From internal derangement of the knee to a torn ACL, many construction workers have to stop working as a result of knee injuries. Not only are these injuries often very painful, but the financial consequences of missing work for a long period of time (or permanently losing the ability to work in a particular field) are usually very significant. Some workers are especially likely to sustain a knee injury while performing their job duties, such as those who lay carpet or install wood floors, or who walk on uneven surfaces on a job site.
While some people are able to make a full recovery, others struggle with the aftermath of a knee injury for the rest of their lives.
According to MedlinePlus, knee problems often arise as a result of an injury. Often, construction workers hurt their knees as a result of abrupt twisting that injures their anterior cruciate ligament (ACL) or a meniscus. Knee injuries not only generate high levels of pain, in many instances, but they also make it hard for some people to walk or even stand up. For many workplace accident victims, these injuries result in a temporary or permanent inability to work. Sometimes, knee replacement is necessary.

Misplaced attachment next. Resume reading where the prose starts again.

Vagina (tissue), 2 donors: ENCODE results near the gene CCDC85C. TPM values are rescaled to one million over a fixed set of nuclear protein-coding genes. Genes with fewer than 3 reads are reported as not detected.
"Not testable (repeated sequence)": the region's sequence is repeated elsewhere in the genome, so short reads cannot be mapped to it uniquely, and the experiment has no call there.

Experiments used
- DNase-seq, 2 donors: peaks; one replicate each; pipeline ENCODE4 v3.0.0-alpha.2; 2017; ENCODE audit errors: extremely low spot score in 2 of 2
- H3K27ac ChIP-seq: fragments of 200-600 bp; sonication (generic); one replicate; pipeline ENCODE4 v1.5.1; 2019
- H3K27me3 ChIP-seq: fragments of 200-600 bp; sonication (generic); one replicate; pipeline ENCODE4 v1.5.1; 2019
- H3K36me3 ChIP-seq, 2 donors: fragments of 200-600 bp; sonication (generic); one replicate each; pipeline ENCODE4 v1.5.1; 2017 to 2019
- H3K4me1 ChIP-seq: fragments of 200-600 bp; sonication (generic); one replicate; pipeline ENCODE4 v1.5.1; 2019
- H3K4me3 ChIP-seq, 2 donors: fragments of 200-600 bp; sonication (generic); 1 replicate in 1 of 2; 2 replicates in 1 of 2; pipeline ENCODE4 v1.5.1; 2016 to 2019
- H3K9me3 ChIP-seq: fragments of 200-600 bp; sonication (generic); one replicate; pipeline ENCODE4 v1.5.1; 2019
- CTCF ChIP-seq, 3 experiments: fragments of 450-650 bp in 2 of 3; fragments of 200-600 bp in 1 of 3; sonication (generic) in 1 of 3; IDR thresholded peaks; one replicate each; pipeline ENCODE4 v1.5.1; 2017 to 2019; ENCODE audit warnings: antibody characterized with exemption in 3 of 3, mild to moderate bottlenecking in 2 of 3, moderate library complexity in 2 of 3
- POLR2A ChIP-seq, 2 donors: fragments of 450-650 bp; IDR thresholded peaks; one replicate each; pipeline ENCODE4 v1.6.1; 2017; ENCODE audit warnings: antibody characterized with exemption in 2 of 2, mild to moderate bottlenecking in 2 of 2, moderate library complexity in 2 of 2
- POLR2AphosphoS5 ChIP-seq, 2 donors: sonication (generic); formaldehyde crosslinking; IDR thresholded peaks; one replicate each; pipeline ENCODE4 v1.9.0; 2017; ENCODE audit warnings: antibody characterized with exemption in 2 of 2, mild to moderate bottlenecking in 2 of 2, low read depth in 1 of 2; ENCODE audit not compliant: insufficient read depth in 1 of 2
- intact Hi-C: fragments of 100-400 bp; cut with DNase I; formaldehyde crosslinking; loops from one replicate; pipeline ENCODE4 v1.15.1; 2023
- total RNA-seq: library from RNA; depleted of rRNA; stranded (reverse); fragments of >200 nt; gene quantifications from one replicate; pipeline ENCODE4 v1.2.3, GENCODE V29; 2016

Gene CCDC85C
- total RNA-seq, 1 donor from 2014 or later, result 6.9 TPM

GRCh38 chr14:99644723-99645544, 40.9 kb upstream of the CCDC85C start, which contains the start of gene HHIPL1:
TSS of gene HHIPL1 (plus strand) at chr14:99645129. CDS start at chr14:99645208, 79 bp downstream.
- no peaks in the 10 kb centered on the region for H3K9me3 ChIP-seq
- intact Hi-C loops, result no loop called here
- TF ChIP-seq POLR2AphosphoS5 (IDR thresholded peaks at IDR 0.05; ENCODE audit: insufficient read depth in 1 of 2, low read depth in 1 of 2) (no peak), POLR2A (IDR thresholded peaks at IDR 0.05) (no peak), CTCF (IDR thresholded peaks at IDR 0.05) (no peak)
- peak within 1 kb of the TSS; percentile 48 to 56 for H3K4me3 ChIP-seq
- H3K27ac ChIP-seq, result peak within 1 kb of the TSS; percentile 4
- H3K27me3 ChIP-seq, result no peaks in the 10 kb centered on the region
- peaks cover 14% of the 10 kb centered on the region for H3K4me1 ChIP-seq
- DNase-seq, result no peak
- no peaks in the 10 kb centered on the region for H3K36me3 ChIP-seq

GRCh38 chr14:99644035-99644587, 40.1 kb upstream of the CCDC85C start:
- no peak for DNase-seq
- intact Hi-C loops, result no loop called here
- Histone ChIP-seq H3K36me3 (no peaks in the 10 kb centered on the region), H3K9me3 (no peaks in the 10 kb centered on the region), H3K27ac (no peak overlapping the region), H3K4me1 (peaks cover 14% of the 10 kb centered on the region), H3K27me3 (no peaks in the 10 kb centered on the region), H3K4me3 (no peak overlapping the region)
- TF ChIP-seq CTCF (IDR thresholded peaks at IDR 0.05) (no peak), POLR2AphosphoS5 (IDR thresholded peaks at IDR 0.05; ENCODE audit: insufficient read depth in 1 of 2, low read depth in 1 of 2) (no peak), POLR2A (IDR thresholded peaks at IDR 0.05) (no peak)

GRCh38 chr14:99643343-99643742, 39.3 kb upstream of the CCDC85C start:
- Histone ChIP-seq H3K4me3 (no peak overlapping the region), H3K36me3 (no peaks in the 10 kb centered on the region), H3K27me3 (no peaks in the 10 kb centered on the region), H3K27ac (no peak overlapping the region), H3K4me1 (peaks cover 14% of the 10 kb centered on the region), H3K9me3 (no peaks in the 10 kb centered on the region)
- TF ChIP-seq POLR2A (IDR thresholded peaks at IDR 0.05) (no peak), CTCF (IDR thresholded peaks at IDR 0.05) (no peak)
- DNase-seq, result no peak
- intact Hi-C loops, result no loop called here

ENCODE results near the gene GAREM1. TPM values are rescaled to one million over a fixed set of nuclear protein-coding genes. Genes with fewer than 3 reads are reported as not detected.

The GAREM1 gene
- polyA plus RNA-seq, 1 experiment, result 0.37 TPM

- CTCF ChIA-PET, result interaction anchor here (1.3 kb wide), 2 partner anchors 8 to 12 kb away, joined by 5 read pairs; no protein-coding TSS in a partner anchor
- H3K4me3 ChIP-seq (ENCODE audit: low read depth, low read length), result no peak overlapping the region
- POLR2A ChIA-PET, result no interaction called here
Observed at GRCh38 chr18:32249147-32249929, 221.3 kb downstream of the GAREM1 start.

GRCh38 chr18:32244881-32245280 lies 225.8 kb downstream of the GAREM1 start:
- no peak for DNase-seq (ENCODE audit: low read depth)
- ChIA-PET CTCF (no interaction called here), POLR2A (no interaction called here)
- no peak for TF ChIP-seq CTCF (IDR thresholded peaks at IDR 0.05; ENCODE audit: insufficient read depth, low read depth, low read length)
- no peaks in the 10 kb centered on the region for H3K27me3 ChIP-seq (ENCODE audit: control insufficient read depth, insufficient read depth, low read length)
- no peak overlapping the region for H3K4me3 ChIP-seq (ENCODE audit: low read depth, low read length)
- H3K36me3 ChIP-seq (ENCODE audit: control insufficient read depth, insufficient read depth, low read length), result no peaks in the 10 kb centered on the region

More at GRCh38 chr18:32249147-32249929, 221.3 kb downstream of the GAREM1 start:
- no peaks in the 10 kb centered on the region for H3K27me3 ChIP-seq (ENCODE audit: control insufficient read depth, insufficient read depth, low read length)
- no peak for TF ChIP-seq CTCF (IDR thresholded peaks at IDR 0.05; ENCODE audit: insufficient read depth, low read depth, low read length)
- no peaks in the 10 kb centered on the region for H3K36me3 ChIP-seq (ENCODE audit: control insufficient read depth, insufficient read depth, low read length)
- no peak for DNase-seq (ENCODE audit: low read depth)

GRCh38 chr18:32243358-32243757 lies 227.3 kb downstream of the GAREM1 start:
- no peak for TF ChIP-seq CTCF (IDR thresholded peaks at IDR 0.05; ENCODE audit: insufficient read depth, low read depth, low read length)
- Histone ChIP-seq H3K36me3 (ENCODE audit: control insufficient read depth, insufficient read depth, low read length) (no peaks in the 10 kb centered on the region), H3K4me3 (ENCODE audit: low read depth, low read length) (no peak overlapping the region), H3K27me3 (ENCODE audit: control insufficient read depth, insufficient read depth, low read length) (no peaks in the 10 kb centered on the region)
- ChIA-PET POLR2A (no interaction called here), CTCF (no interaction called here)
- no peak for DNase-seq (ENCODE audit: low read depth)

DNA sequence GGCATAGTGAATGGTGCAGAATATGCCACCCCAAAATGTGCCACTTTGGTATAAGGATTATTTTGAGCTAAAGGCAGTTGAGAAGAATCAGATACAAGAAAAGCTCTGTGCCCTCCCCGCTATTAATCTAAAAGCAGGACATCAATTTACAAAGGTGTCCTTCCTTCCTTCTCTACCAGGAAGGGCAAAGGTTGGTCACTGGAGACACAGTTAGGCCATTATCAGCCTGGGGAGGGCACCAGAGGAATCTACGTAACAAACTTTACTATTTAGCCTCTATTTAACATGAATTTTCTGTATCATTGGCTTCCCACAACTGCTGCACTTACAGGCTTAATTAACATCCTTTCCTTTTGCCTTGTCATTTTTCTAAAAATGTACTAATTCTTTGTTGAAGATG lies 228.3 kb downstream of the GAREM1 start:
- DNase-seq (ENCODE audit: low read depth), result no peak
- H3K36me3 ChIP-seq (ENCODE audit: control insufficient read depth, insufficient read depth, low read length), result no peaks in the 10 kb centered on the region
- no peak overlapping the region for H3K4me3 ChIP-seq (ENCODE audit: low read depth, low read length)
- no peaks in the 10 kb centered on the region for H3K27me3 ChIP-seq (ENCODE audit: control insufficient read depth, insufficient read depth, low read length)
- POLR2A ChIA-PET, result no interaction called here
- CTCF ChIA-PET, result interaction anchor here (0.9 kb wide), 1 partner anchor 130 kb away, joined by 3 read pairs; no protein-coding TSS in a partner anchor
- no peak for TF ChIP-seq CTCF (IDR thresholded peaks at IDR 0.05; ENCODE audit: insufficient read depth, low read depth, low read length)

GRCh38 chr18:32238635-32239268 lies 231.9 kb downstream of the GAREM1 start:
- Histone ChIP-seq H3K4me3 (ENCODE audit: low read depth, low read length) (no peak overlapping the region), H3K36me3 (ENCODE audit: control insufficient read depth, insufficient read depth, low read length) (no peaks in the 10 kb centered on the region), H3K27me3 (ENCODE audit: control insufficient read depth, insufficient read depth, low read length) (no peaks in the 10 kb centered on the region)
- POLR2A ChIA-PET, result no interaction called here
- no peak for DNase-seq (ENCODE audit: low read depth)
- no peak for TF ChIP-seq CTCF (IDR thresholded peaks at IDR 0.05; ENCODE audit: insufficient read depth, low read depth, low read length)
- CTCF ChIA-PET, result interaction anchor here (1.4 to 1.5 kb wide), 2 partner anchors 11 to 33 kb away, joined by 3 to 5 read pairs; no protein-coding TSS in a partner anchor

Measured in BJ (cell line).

Following a knee injury, it is crucial for injured workers to carefully review the circumstances that caused their injury. A knee injury in North Carolina almost always has to be the result of an “injury by accident” in order to be covered. An “accident” can be anything that interrupts the normal work routine. A slip, trip, fall, or unusual task can all qualify as an “accident.” If your knee is injured by accident, the full range of workers’ compensation benefits are available to you. For example, workers’ compensation helps eligible workers receive compensation for missed work and covers their injury-related medical expenses.